Haynes says he tries to find "the molecular detail" of the time when making movies. In films such as "Superstar: The Karen Carpenter Story," "I'm Not There" and "Velvet Goldmine," it was a matter of finding "what is absolutely and totally unique about this music that isn't like the music that preceded or followed it in the history of pop music. And what would be the closest visual equivalent to that?" Haynes also looks at the "narrative tradition, cinematic traditions, colors, forms, shapes" of a film's time period to ensure the look and feel of the year in which the movie is filmed doesn't bleed into the production.

Here, Haynes talks through his filmography and discusses the conceptual scaffolding that reveals the sometimes hidden purpose within his projects.

"Superstar: The Karen Carpenter Story" (1987) is a mock docudrama that tells the story of Carpenter's ultimately fatal eating disorder, using Barbie dolls.

"Initially, this was an experiment in narrative form. . . . If you didn't have real actors playing the roles but you followed the [biopic] genre very closely, with dolls instead of actors, you could still elicit the same emotional reactions. But that became a lot deeper and more complex of an experiment with something as real and poignant as Karen Carpenter, and what happened beneath the surface of those songs every time you hear them. . . . They seem completely plastic and perfect on the outside but, at the same time, there's such a complex reservoir of emotion and suffering on the inside." (The film was yanked from theaters, as Haynes did not secure the rights to the Carpenters' songs on the soundtrack.)

"Poison," (1991) a triptych of stories related to the works of Jean Genet, caused an uproar among the political right for its federally funded depictions of hard-core gay sex. It also won the Grand Jury Prize at the Sundance Film Festival.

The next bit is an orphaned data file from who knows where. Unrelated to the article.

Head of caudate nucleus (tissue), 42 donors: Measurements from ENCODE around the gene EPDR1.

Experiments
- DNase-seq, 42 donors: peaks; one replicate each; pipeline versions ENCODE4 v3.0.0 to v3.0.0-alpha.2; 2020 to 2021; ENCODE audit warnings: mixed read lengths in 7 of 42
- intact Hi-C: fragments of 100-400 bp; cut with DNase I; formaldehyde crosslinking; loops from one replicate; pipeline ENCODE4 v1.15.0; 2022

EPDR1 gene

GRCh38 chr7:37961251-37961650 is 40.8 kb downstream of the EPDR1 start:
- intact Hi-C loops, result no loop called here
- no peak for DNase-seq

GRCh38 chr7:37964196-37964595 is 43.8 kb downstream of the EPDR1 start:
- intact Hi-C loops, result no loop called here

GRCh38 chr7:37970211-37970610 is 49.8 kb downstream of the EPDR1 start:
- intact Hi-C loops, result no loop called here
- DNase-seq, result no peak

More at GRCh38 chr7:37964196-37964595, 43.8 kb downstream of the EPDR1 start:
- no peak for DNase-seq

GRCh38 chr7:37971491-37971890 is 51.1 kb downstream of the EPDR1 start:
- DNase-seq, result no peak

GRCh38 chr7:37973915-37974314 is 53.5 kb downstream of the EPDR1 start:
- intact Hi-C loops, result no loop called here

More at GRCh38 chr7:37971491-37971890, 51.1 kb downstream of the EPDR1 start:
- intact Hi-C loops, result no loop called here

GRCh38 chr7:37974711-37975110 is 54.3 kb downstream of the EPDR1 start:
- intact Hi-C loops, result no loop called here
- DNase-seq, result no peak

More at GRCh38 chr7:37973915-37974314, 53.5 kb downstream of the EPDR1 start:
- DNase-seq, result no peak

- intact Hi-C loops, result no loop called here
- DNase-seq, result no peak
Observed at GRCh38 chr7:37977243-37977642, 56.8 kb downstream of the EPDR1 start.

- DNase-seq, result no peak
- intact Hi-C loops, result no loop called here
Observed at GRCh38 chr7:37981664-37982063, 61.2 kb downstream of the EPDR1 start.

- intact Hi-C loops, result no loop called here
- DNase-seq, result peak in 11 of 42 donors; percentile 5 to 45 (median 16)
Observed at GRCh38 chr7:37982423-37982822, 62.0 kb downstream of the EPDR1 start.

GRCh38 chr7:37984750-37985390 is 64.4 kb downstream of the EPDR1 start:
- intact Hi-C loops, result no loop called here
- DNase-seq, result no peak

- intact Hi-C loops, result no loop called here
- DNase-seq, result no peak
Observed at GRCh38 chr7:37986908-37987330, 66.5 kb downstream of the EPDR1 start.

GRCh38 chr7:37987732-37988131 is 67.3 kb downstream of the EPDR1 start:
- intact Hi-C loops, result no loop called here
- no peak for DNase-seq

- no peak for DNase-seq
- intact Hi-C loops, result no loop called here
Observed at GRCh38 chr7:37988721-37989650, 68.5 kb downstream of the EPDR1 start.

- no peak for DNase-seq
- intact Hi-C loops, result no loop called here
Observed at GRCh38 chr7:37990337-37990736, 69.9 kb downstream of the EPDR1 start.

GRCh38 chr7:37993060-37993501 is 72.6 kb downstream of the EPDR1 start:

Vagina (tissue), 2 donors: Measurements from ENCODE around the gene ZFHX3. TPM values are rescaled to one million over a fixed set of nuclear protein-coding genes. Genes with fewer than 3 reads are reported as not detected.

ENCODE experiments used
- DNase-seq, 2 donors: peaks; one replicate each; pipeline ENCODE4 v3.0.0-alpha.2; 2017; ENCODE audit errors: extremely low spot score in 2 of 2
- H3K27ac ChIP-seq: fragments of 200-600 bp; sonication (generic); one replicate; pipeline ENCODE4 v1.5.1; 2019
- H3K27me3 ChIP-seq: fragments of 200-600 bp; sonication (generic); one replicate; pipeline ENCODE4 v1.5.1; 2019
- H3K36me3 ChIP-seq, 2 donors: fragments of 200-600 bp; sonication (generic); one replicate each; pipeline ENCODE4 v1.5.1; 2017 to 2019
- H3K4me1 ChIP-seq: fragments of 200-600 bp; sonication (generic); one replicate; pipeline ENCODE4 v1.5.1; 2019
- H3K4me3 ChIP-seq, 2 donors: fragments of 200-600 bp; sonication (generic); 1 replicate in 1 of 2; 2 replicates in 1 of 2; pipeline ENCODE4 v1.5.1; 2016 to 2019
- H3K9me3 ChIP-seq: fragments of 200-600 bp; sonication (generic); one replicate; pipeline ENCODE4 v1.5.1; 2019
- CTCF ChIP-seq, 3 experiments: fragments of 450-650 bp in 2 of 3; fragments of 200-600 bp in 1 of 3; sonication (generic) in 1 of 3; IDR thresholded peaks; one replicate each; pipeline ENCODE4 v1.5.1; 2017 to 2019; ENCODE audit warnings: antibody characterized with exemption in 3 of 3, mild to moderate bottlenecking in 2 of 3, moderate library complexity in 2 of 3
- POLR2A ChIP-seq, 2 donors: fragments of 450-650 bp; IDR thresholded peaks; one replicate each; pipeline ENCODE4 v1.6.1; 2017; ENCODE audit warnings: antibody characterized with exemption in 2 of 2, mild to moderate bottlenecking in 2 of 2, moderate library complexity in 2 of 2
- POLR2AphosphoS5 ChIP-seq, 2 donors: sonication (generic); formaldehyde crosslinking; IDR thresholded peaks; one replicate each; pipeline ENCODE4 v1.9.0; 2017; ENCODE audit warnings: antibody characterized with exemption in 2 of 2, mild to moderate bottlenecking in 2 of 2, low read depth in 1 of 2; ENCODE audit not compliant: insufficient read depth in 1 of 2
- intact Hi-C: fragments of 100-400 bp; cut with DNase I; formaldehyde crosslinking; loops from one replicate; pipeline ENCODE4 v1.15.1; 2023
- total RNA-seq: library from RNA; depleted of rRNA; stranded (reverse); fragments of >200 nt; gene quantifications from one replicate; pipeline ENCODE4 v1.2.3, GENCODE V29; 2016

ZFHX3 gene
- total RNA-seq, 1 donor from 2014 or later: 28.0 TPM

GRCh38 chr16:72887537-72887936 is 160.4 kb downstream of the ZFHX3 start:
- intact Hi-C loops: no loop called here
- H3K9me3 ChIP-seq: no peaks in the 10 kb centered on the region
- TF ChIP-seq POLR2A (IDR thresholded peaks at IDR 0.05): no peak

The French playwright, Haynes explains, "was always interested in what was considered criminal about homosexuality, and how it undermined mainstream sensibilities. And in the AIDS era, the gay communities that had flourished in the 1970s were being assaulted by disease and the implication, from governmental policy, that their lives weren't as valuable as others. Genet's desire to reverse the degraded image of gay people was needed."

"Safe" (1995) examines the physical and psychological deterioration of a California homemaker (Julianne Moore) as she becomes increasingly sickened by the various toxins around her, from car fumes to household detergent.

"It was a way of looking at questions of identity and illness, and using the vehicle of the disease movie of the week, almost, as a way of challenging the kind of culpability that we attach to illness," Haynes says. Traditional disease movies, he continues, conclude with the main character learning something about themselves in relationship to their illness. Although Moore's character is told she made herself sick by hating herself, the film "questions this feeling, that we can determine our own conditions and own health."

"Velvet Goldmine" (1998) tracks the rise and fall of a fictional g lam - r ock star (Jonathan Rhys Meyers) who inspires many fans to re-explore their sexuality, but who ultimately fakes his death to escape his pop persona.

The movie, Haynes says, not only celebrates "the electric, glittery instability" of the glam period, it "explores the openness that the genre offered youngsters who were figuring out their own sexuality." It also suggests that Oscar Wilde was a direct ancestor of glam, with his rejections of "the idea that sexuality and identity were organic." The clue comes at the beginning: Wilde is imagined as an orphan dropped on a doorstep from outer space with a magical emerald brooch in his possession that's passed from hand to hand throughout the movie.

"Far F rom Heaven" (2002) follows a 1950s Connecticut housewife (Moore) as she endures her husband's homosexual awakening, and hostility from her neighbors after she befriends a black gardener.

"Many people will say it was bringing content into the form and style of a 1950s maternal melodrama in a way that wouldn't have been possible at the time, but I'm not so sure. I feel like those films were always about controversy in their day. There were layers of interesting, latent homosexual readings in the films of Rock Hudson. I really wanted to just bring out what was both an innately, socially critical form of mainstream genre but also one that was absolutely purely emotional, so those two things could coexist in a popular and a very discredited genre of the melodrama, and make it both pertinent and accessible and critical at the same time."